LONDON: Currency swaps, exchange traded funds (ETFs), collateralized debt obligations (CDOs), hedge funds and credit protection transactions until a year or so would have been unthinkable in the global Islamic finance market. No longer.
Hot on the heels of the recent launch by Daiwa Asset Management Company, the second largest asset manager in Japan after Nomura Asset Management, with funds under management of $96.34 billion, of the Daiwa FTSE Shariah Japan 100 ETF, comes the launch at end June of the Islamic Fund of Hedge Funds by Barclays Capital and Shariah Capital Inc. of the US off the Al-Safi Trust alternative investment platform.
Such is the latent appetite for value-added alternative Islamic financial products, that the Dubai Multi Commodities Center Authority (DMCC), an agency of the Dubai government, saw fit to seed the Islamic Fund of Hedge Funds investing a total of $250 million – $50 million in five hedge funds through the Al-Safi Trust alternative investment platform, established jointly also by Barclays Capital and Shariah Capital Inc. in Cayman Islands.
The first five funds on the Al-Safi platform are long-short equity funds focusing on energy, resources and soft commodities and managed by US-based hedge fund managers – Tocqueville Asset Management (gold); Lucas Capital Management LP (energy); Zwelg-Dimenna International Managers Inc. (resources); Ospraie Management LLC (agriculture); BlackRock Inc. (resources & mining) respectively. But the promoters are confident that the platform would attract a whole range of alternative investment products hitherto absent from the Islamic capital and fixed-income product market, in addition to additional long/short equity hedge funds; 130/130 funds as well as specialized investment funds.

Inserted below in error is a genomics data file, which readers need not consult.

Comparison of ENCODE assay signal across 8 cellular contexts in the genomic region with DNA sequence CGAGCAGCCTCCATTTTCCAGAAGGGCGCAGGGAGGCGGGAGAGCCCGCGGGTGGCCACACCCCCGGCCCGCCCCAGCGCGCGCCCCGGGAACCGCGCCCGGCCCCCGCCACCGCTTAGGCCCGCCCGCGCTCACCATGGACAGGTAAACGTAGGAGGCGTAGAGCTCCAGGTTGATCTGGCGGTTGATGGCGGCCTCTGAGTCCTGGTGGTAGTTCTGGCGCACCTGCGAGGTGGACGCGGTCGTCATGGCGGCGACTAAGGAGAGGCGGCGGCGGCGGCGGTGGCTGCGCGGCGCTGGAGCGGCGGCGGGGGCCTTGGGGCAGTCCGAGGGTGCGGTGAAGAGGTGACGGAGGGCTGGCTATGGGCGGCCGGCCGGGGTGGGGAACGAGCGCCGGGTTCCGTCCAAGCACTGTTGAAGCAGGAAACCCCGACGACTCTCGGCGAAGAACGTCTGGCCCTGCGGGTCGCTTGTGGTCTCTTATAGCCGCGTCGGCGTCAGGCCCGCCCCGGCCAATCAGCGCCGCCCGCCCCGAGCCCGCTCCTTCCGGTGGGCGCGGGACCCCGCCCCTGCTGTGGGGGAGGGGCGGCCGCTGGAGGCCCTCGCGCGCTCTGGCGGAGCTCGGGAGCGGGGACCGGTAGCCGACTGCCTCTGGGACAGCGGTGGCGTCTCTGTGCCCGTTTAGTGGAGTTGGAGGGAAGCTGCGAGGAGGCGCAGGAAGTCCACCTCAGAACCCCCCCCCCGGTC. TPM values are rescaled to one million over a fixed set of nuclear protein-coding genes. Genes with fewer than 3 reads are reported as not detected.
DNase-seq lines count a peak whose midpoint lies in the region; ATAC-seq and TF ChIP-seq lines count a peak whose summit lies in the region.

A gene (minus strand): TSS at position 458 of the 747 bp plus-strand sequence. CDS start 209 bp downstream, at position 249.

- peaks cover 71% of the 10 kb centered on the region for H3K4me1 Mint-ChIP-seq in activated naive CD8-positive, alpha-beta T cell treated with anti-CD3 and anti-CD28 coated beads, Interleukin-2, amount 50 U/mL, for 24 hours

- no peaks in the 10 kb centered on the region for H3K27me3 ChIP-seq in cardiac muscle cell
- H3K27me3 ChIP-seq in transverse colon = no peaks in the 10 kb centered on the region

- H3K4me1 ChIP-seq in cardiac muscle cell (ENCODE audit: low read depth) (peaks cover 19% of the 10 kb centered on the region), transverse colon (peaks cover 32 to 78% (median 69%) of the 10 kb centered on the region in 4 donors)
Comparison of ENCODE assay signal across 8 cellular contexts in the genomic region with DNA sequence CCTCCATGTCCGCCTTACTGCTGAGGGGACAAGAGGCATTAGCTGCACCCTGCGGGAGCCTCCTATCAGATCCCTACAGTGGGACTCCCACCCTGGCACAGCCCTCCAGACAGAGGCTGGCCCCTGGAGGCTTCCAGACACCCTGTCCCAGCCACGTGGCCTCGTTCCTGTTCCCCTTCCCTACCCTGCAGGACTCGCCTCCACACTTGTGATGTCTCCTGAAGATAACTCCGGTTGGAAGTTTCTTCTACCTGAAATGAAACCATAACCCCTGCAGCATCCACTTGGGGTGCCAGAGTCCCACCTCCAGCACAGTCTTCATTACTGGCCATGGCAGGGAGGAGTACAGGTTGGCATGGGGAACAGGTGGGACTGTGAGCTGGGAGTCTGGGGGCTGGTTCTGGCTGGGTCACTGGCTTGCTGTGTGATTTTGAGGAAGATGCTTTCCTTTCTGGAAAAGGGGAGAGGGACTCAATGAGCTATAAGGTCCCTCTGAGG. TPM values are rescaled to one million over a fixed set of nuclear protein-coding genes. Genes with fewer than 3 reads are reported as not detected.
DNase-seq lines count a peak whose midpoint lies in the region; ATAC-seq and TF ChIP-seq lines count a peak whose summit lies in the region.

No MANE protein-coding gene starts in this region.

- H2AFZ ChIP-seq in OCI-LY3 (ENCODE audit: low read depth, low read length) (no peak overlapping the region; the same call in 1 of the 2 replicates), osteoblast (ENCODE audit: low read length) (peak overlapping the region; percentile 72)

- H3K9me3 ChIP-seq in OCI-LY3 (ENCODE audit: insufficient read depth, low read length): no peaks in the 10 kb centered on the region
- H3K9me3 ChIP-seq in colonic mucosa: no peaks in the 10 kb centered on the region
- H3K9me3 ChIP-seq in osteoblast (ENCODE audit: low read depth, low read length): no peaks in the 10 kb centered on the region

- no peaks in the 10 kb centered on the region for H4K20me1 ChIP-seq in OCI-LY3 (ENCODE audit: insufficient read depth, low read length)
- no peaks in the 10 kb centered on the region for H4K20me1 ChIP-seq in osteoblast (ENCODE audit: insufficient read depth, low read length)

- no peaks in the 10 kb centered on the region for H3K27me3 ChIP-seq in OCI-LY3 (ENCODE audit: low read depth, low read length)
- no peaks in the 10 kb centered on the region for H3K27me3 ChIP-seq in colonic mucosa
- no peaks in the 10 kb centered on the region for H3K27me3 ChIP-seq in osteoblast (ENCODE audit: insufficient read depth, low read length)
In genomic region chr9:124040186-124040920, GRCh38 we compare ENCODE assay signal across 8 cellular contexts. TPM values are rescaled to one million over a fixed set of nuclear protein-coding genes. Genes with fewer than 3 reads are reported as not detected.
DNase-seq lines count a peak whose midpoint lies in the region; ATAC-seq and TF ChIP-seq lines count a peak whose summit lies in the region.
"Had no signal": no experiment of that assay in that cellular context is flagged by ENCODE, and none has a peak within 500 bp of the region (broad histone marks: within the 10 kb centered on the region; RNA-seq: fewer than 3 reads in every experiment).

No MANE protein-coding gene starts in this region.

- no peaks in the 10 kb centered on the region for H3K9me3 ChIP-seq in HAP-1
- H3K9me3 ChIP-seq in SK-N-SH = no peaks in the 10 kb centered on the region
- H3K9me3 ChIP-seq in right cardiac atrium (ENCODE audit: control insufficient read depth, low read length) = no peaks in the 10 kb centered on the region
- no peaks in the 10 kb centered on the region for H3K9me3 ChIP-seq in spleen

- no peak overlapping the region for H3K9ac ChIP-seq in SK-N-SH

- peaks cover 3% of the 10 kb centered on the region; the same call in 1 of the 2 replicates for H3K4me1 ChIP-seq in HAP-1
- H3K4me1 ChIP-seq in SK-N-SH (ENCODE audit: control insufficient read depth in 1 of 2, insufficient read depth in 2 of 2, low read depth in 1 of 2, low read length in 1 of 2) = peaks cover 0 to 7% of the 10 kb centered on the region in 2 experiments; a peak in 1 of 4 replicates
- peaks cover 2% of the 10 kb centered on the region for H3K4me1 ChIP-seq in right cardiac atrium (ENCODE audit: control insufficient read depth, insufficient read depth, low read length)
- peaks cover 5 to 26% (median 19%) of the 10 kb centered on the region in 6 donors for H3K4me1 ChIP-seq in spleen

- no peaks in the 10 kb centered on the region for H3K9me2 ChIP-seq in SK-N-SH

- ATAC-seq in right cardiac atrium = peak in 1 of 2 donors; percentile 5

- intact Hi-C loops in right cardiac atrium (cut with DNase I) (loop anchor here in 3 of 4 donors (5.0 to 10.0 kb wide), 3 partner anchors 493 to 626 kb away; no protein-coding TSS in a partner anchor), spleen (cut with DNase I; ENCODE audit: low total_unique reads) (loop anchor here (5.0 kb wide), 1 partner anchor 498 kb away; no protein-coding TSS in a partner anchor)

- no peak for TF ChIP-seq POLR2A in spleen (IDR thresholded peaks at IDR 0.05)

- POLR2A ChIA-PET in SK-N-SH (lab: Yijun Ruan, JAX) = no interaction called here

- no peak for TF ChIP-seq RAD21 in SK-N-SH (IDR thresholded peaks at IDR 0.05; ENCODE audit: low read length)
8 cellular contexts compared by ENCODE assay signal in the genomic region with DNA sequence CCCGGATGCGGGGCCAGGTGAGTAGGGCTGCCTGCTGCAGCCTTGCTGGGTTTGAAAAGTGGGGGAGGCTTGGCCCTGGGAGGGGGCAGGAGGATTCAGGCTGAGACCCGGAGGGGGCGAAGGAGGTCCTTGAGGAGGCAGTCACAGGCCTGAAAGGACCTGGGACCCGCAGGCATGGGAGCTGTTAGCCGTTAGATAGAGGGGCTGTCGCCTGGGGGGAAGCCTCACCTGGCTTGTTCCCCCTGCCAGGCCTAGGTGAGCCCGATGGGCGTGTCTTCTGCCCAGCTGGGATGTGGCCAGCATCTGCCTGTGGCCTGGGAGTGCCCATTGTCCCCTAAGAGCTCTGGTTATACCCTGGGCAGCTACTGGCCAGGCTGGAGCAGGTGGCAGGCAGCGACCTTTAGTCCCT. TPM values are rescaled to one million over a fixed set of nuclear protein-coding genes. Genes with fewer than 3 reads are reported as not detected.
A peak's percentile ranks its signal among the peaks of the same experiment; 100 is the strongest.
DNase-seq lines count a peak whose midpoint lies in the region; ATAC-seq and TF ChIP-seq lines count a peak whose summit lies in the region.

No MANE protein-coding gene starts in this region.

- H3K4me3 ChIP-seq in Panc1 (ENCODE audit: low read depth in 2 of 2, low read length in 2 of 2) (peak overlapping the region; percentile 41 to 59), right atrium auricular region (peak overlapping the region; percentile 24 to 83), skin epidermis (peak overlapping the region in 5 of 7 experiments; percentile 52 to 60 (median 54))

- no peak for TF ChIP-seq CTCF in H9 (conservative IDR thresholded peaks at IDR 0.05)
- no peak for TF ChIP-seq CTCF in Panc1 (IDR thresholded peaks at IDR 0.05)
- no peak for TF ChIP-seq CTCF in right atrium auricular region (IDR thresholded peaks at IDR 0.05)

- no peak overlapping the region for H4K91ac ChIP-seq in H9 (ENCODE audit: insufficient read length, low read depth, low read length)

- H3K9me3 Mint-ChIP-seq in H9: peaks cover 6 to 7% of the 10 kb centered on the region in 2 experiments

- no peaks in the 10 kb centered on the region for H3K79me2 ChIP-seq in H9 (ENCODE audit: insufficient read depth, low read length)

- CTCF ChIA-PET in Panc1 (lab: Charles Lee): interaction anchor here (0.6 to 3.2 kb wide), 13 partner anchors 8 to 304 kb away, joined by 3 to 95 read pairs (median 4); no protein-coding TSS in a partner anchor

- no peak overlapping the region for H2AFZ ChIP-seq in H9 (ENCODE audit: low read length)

Indeed there is a brave new world in Islamic alternative product structuring opening up. Take, for instance, Merrill Lynch International, whose involvement in Islamic product structuring goes back to the 1980s. The main product features of Merrill Lynch’s current Islamic platform includes derivative solutions for options (both vanilla and exotics) and swaps; securitization and CDOs; sukuk; and tradable asset-backed Islamic investment certificates. And the good news according to Emmanuel Crenne, managing director, emerging markets structuring at Merrill Lynch International, who has had a long experience structuring Shariah-compliant products, the days of simply repackaging (or Islamizing) conventional products are effectively over. The new products coming on stream are truly Shariah-based.
Merrill Lynch, for instance, last year launched its own investment platform – Falak Islamic Products Limited – a Cayman Islands vehicle which issues investment certificates against a range of Islamic asset-backed instruments such as energy projects, commodities, equities etc. The size of the platform is a staggering $25 billion aimed primarily at HNWIs.